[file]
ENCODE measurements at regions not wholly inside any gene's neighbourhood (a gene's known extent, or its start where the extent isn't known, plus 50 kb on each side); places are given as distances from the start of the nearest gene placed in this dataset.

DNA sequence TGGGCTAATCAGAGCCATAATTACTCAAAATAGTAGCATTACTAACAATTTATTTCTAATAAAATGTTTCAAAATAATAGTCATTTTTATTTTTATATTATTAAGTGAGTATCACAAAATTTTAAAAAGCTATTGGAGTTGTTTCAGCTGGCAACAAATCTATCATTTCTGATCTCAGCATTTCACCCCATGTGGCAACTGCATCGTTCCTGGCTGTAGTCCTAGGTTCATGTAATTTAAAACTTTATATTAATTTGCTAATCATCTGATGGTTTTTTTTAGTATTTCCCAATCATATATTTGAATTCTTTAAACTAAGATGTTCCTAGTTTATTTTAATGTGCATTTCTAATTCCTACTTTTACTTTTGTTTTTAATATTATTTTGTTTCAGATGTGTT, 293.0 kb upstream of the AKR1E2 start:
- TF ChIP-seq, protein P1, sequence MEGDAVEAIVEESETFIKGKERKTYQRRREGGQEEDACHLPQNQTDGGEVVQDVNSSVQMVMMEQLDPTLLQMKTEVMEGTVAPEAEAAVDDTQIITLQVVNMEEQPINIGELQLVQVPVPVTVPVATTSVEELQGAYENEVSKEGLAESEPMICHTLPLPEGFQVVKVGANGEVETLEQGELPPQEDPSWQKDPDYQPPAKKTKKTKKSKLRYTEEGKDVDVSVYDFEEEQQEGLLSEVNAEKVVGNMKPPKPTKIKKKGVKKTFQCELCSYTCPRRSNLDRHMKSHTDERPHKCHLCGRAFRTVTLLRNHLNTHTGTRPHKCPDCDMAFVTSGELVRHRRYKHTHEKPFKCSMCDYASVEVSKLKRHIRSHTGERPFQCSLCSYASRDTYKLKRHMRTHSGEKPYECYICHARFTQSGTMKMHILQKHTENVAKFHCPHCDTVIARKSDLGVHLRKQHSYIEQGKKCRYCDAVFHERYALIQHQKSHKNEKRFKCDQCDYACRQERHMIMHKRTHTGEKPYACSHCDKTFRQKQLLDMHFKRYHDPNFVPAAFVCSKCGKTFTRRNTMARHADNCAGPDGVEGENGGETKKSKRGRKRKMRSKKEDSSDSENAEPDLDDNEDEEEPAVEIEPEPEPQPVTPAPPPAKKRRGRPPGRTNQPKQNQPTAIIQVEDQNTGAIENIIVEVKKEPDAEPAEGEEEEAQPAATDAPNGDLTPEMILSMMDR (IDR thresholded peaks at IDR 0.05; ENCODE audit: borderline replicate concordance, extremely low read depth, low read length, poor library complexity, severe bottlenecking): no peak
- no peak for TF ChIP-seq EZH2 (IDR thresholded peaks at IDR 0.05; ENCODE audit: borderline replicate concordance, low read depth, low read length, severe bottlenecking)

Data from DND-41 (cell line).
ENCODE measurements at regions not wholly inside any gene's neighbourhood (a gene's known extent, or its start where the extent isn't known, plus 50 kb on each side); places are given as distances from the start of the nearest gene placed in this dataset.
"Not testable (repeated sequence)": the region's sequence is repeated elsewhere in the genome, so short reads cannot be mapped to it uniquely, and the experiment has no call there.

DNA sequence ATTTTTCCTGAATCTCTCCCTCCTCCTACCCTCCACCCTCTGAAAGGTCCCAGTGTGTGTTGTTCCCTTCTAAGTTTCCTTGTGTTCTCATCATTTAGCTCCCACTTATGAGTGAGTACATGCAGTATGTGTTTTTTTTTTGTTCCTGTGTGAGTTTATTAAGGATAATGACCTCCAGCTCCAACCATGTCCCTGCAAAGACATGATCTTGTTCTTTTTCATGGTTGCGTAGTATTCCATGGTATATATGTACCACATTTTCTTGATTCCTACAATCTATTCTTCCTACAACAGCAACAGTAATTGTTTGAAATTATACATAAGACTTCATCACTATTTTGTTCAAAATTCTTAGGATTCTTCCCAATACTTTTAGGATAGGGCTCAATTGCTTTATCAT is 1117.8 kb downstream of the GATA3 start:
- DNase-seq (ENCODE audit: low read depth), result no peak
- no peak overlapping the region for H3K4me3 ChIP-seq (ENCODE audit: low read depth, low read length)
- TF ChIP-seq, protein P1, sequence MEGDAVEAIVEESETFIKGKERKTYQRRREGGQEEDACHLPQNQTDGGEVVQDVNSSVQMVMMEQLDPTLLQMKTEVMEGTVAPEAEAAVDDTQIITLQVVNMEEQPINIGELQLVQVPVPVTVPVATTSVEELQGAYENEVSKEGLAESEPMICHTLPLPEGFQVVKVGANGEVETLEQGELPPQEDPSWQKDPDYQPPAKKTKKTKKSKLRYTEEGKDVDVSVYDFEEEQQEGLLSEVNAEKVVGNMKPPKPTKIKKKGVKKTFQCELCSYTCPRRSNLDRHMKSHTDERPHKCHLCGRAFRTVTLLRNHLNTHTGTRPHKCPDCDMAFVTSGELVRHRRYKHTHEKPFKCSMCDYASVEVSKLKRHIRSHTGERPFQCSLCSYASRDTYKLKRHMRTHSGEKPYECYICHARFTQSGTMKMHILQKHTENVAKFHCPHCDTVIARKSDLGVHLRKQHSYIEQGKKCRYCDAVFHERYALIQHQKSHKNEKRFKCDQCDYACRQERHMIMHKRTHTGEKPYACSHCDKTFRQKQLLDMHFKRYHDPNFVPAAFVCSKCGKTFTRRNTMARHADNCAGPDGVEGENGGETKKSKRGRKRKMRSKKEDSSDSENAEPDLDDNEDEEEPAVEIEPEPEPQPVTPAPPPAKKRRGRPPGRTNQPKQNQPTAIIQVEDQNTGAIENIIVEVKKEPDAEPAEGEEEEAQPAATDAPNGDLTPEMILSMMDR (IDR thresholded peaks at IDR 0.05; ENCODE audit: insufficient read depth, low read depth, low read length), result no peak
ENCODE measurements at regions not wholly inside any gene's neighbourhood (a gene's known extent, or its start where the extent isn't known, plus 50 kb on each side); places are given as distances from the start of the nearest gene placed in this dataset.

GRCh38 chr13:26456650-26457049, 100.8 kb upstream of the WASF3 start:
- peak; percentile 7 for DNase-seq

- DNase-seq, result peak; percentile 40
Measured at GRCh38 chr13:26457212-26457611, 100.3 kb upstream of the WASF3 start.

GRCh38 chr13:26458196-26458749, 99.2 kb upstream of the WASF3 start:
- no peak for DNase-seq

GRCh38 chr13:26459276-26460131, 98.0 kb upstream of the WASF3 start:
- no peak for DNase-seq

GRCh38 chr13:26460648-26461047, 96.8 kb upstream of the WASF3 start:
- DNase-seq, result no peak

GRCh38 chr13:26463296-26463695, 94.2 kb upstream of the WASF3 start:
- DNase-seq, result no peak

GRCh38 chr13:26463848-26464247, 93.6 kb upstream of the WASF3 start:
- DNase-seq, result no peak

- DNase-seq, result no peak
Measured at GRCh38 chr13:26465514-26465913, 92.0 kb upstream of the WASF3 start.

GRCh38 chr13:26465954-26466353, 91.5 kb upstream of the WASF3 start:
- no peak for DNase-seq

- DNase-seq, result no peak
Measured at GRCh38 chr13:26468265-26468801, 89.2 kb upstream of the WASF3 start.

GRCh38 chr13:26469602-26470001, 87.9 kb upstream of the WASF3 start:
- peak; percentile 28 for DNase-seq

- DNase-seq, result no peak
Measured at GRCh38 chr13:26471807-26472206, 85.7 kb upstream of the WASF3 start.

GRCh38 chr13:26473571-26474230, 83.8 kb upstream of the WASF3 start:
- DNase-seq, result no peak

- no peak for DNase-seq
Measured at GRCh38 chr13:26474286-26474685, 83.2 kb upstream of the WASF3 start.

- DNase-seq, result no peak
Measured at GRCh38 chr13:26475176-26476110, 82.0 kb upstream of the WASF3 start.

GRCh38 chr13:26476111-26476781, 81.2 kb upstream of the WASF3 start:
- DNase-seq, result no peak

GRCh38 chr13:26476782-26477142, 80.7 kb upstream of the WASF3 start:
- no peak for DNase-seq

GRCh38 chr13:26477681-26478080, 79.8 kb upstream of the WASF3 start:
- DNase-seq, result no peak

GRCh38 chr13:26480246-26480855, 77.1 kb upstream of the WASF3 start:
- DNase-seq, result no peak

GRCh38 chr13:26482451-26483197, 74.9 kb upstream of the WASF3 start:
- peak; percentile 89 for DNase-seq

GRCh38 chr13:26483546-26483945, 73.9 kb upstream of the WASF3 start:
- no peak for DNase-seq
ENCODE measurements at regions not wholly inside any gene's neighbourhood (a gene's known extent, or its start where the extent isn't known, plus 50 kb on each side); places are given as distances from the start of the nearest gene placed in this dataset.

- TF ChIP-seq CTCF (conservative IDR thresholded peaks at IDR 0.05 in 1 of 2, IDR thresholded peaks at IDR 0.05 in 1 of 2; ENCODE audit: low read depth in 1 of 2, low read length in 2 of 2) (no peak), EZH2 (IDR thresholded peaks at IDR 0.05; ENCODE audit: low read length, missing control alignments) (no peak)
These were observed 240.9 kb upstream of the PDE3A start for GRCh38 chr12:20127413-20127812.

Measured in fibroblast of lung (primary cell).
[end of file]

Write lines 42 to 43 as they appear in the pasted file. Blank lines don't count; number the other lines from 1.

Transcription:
Measured at GRCh38 chr13:26475176-26476110, 82.0 kb upstream of the WASF3 start.

GRCh38 chr13:26476111-26476781, 81.2 kb upstream of the WASF3 start: